I look up from the blank computer screen. There, on my deck railing sits Faye of the Forest, painting her toenails.
“These are tough times,” Faye volunteers. “I’ve cut back on all the luxuries since tourists stopped taking my Hoosier Nature Safaris. It’s been over a year now since I guided a group through the forest, pointing out the wildflowers and ferns, identifying bird calls and explaining the function of an urban forest.”
“I’m sorry to hear this,” I say. “What are you doing about it?”
“What am I doing?” Faye asks indignantly. “Aren’t you a member of the economics priesthood? Don’t you have a ritual, an incantation that will end these national economic woes?
“Economics is not a religion with an ordained clergy,” I say. “However, most of us do know what’s needed, even though we disagree on how to get what’s needed.”
“What’s needed?” Faye asks as she begins to prepare her fingernails for an application of polish.
“Spending,” I begin. “An increased flow of money through the economy that encourages more production and more employment.”
“That’s exactly what we’ve been doing,” Faye asserts.
“Yes and no,” I say.
“Now that’s the definitive ‘maybe’ we’ve learned to expect from you,” she says.
“It’s not enough,” I say, “to increase the revenue of a business, a family or a local government. That money needs to be spent. If we cut taxes for businesses, there’s nothing to say they will hire more workers. They may just stash the cash in the bank.
“Send checks to every household and they pay off their credit cards. Where does that money wind up? In the banks. And if the banks don’t lend because few people want to borrow and those who do want to borrow aren’t people the banks want to lend to … the money sits idly in government securities, pushing interest rates still lower.
“People have to be hired to do valuable things with the money the government pumps into the economy. That money can’t be given to people or to businesses with the hope that they will use it. It has to be spent on activities that increase employment.”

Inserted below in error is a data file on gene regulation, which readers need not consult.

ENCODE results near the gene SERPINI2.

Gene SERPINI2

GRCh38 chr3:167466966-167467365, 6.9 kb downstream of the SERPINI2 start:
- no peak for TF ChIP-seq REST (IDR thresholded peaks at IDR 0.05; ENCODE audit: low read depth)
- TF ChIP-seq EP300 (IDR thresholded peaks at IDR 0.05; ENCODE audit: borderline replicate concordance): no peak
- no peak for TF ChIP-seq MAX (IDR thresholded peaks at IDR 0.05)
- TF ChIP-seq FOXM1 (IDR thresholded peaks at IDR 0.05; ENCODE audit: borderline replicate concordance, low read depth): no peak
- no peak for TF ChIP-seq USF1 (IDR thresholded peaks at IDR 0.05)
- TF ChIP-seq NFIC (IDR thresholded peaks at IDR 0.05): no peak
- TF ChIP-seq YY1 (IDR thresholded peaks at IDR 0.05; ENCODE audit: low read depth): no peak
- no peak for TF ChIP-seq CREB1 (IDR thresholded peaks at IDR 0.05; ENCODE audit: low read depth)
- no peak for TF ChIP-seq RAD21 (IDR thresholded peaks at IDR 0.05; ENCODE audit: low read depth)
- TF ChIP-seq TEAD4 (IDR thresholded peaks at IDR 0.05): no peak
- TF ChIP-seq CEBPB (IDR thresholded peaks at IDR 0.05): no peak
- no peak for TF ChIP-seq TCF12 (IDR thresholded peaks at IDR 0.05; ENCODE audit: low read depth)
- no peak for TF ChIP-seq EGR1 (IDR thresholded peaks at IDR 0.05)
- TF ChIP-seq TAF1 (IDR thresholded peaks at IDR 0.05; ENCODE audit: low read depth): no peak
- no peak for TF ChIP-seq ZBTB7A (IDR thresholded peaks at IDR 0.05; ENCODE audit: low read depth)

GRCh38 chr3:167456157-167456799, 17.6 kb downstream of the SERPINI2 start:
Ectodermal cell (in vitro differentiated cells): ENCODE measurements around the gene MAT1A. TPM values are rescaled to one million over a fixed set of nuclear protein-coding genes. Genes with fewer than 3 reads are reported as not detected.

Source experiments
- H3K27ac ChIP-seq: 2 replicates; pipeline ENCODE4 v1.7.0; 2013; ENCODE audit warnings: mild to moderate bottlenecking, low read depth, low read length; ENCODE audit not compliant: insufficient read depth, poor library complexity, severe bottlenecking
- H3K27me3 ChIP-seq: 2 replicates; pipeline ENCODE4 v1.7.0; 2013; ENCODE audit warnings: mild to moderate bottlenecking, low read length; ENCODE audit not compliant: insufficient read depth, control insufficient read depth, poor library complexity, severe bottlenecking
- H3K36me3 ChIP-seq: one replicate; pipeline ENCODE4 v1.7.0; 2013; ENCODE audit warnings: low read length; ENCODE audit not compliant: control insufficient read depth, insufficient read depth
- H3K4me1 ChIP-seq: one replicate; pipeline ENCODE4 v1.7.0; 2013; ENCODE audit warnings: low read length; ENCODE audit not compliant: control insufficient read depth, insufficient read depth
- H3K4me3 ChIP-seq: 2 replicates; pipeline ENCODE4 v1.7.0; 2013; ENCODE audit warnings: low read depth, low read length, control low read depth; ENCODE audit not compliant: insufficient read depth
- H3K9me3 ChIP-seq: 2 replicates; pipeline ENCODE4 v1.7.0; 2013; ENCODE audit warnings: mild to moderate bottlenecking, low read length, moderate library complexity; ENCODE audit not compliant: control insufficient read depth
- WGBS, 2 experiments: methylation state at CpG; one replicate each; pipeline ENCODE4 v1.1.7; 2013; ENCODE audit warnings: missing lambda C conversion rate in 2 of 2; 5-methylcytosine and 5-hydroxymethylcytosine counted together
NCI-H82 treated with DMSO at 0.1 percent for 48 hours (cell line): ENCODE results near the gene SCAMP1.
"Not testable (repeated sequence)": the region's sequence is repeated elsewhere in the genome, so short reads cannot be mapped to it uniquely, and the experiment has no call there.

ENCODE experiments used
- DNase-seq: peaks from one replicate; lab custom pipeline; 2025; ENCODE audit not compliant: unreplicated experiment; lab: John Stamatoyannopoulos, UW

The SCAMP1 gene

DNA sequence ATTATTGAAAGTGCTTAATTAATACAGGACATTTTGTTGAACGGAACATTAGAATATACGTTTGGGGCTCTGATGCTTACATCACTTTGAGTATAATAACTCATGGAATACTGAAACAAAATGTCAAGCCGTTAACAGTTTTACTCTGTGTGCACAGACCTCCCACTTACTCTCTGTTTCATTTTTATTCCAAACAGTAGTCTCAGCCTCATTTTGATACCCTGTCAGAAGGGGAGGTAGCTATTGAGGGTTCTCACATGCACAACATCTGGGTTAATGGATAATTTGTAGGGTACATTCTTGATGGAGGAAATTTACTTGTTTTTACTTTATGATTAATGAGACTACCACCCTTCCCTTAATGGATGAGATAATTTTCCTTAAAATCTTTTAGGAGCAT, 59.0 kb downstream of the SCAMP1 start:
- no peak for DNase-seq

“That means we should buy products made in America,” Faye says, concentrating on an errant cuticle.
“Not necessarily,” I disagree. “There are domestic transportation and retail jobs directly involved with imports and many indirect jobs as well. But what we need as a nation is a realignment of expectations.”
“You mean accepting a lower standard of living,” Faye says, glaring at me.
“No,” I say again. “We have to recognize the value of many unvalued jobs. Responsible caregivers and good teachers are worth more funding. More and better teachers (not necessarily School of Education grads) are needed. Many of the unemployed are reasonably educated and could be employed in schools as tutors. Yes, it may be for just a year, but the good they can do in that year can last for a generation. As a nation, the tragedy of unemployment is the idleness of useful people.”
“So what’s this realignment you’re talking about?” Faye asks.
“Let’s start expecting that every employable person will work and that there is no shortage of useful jobs to be done. Although there will be exceptions, we can’t afford to waste human capabilities. In July, we had nearly 10 million unemployed who were at least high school graduates. The average unemployed American has been looking for work for more than eight months. This is waste of the worst sort.
“That makes the government the employer of last resort. Isn’t that just like socialism?” Faye says in a guarded voice.
After a moment I say, “There’s your next job, working for Fox News.”•
Marcus taught economics for more than 30 years at Indiana University and is the former director of IU’s Business Research Center. His column appears weekly. He can be reached at firstname.lastname@example.org.